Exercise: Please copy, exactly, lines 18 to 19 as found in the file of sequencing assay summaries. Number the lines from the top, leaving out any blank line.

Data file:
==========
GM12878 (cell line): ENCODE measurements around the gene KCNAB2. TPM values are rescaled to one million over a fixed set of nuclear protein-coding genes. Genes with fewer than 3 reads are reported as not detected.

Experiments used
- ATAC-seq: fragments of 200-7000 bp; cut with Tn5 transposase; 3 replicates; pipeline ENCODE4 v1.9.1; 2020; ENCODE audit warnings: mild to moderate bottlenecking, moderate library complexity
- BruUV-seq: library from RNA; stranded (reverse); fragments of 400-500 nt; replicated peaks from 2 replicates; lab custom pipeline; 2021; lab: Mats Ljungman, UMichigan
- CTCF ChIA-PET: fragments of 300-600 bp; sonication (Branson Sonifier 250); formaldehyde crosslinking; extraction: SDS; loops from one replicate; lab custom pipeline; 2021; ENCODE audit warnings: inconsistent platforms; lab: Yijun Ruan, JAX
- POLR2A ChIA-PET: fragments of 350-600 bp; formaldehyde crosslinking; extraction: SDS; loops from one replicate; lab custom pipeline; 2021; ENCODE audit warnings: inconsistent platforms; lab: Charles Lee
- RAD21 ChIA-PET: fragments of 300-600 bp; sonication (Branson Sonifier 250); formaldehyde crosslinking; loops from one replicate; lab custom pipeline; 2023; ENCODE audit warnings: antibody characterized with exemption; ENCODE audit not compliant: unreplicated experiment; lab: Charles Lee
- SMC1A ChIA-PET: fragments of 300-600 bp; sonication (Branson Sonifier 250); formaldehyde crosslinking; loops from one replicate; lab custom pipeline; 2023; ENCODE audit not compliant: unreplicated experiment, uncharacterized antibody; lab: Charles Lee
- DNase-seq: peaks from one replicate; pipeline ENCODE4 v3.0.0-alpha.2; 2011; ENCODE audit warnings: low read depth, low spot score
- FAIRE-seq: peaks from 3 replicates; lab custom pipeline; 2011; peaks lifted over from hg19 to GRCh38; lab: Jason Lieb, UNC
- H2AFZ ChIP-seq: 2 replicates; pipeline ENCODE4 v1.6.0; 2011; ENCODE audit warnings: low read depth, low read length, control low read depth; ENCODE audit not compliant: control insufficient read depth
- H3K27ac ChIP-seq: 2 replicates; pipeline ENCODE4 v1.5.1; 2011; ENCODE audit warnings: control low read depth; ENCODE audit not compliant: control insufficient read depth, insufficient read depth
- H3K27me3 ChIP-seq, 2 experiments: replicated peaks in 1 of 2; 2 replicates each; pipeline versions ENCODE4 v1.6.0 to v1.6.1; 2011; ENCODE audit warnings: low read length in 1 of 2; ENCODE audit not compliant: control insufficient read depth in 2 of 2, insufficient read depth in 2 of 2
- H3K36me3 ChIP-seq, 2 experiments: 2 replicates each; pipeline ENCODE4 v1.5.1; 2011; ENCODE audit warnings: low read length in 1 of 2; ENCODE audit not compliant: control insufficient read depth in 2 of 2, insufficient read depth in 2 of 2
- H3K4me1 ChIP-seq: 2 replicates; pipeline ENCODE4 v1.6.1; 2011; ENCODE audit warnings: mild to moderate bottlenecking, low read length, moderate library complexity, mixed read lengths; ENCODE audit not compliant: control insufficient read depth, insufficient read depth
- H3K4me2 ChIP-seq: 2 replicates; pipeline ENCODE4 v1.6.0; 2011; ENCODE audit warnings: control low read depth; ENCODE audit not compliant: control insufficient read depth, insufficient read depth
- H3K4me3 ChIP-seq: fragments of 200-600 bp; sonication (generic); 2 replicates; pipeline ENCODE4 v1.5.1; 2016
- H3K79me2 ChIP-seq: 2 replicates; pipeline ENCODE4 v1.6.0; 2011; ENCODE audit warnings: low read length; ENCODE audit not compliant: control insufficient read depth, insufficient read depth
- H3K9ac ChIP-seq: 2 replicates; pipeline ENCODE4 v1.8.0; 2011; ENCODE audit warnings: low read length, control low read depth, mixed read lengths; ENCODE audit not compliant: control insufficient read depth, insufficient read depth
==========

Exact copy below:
- H3K79me2 ChIP-seq: 2 replicates; pipeline ENCODE4 v1.6.0; 2011; ENCODE audit warnings: low read length; ENCODE audit not compliant: control insufficient read depth, insufficient read depth
- H3K9ac ChIP-seq: 2 replicates; pipeline ENCODE4 v1.8.0; 2011; ENCODE audit warnings: low read length, control low read depth, mixed read lengths; ENCODE audit not compliant: control insufficient read depth, insufficient read depth